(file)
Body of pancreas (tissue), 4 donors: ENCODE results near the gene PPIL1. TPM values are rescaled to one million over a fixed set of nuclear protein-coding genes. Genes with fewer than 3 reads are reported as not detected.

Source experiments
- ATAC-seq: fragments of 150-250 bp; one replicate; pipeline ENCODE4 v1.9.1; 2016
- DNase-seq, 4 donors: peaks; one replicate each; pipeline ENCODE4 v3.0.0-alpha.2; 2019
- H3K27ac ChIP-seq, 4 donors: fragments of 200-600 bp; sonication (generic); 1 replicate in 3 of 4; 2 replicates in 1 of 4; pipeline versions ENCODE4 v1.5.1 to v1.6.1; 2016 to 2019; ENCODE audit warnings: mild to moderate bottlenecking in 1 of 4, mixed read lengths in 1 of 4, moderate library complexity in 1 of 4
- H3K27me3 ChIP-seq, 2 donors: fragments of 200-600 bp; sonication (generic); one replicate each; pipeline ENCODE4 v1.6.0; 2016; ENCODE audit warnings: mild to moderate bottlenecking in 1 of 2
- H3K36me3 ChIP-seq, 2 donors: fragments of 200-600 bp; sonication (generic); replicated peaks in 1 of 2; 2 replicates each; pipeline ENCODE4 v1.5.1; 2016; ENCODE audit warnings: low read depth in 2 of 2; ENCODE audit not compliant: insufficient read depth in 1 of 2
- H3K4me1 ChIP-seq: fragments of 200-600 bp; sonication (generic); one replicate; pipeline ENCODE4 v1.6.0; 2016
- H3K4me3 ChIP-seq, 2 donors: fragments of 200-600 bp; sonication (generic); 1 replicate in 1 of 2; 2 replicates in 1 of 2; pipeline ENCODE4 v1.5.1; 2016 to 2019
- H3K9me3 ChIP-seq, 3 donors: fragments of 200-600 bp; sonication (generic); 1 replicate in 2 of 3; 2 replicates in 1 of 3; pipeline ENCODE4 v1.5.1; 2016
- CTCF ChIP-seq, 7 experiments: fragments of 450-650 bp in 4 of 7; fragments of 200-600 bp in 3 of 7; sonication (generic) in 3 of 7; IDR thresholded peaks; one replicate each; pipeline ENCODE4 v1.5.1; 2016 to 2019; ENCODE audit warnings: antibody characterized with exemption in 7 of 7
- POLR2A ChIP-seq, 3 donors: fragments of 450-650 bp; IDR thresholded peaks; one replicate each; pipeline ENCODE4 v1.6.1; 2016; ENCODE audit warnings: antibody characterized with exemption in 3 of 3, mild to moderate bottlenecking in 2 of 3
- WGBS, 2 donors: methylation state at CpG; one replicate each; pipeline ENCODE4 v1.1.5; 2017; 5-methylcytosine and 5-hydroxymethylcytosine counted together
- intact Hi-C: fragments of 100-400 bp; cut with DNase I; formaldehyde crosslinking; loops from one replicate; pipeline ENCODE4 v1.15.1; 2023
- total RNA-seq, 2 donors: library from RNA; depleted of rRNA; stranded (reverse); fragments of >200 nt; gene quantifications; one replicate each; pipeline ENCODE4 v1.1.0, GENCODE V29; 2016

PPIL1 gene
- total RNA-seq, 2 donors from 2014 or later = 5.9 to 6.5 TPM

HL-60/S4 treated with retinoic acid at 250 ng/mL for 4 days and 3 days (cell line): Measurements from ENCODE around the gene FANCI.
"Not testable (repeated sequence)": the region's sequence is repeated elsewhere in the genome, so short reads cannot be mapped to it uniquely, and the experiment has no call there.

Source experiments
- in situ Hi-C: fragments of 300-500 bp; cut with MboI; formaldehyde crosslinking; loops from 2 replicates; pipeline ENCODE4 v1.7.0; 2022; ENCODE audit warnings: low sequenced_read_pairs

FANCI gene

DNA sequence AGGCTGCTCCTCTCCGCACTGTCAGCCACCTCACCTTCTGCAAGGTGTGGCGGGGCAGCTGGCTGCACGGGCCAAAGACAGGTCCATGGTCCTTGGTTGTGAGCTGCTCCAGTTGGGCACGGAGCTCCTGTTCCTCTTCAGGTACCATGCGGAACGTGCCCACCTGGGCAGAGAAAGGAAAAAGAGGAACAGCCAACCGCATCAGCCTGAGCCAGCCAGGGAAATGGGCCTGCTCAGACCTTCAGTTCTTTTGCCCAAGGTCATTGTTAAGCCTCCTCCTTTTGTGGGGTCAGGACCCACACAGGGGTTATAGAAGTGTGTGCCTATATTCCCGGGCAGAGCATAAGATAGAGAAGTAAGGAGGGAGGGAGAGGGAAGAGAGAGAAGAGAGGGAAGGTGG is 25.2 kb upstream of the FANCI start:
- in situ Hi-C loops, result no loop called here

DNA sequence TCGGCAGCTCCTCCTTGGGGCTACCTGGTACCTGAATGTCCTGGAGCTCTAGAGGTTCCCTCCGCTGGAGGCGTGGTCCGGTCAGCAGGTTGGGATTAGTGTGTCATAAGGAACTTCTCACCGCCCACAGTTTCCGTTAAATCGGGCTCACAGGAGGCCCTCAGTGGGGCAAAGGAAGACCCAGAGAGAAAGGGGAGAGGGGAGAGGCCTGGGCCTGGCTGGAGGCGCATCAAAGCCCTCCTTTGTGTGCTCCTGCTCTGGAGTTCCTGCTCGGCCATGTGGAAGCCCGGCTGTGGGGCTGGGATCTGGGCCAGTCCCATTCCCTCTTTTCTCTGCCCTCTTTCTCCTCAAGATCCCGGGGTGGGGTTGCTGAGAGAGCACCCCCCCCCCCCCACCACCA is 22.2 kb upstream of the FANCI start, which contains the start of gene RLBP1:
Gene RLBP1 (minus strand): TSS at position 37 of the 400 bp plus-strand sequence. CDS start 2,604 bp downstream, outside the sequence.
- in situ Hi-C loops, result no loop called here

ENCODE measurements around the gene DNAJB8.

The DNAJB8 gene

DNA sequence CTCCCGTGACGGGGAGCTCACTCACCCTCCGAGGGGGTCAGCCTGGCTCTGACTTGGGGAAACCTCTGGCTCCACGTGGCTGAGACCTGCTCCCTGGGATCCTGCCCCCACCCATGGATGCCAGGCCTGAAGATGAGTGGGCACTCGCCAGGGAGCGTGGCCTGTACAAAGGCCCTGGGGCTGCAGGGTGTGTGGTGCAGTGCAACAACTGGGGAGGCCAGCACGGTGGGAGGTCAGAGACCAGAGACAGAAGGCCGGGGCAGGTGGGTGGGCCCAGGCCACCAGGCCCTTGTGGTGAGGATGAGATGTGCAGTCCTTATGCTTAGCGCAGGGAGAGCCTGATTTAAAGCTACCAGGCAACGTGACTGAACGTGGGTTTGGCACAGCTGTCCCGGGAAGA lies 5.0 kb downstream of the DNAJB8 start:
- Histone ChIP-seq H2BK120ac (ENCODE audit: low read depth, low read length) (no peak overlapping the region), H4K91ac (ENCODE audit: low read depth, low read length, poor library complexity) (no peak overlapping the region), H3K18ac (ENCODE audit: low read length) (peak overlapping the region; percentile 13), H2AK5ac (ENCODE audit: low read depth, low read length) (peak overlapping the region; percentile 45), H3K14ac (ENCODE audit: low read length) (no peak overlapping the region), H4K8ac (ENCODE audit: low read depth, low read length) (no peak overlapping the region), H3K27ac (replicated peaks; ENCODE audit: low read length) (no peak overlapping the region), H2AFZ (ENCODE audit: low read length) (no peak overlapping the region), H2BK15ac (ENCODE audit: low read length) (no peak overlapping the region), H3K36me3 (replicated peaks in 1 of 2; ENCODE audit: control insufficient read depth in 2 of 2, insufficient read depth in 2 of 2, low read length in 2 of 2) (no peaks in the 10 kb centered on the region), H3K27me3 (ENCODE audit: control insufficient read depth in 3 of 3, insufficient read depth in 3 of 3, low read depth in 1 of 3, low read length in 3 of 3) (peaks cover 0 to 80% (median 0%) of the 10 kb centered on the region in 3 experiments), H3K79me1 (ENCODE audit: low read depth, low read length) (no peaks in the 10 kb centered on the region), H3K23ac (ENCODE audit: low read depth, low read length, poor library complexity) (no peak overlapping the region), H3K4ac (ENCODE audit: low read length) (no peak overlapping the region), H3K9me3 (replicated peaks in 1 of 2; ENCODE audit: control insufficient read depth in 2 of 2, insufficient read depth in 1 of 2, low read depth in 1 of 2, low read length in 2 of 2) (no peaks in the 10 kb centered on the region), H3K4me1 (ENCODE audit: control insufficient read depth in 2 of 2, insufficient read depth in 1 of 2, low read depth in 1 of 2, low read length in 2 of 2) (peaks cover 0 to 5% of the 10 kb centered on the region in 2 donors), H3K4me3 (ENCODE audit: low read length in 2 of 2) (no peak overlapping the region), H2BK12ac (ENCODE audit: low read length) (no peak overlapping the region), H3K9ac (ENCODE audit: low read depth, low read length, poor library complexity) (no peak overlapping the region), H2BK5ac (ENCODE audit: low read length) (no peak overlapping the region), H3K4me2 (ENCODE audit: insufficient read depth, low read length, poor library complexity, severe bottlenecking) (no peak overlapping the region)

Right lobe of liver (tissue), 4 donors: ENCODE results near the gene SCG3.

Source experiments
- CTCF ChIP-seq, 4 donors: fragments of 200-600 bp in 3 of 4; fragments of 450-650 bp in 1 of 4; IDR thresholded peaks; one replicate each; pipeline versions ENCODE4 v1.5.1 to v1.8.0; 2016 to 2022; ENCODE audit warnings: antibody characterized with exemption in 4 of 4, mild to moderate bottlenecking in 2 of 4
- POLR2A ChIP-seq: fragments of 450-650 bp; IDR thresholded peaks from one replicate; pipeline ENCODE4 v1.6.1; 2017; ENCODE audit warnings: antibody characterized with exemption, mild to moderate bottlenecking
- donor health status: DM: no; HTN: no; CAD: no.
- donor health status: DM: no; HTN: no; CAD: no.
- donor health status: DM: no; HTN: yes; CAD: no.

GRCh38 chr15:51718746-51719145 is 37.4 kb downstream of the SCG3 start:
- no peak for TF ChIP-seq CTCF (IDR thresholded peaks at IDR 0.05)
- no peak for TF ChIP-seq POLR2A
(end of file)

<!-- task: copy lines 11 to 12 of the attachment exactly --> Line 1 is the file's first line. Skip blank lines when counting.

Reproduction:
- CTCF ChIP-seq, 7 experiments: fragments of 450-650 bp in 4 of 7; fragments of 200-600 bp in 3 of 7; sonication (generic) in 3 of 7; IDR thresholded peaks; one replicate each; pipeline ENCODE4 v1.5.1; 2016 to 2019; ENCODE audit warnings: antibody characterized with exemption in 7 of 7
- POLR2A ChIP-seq, 3 donors: fragments of 450-650 bp; IDR thresholded peaks; one replicate each; pipeline ENCODE4 v1.6.1; 2016; ENCODE audit warnings: antibody characterized with exemption in 3 of 3, mild to moderate bottlenecking in 2 of 3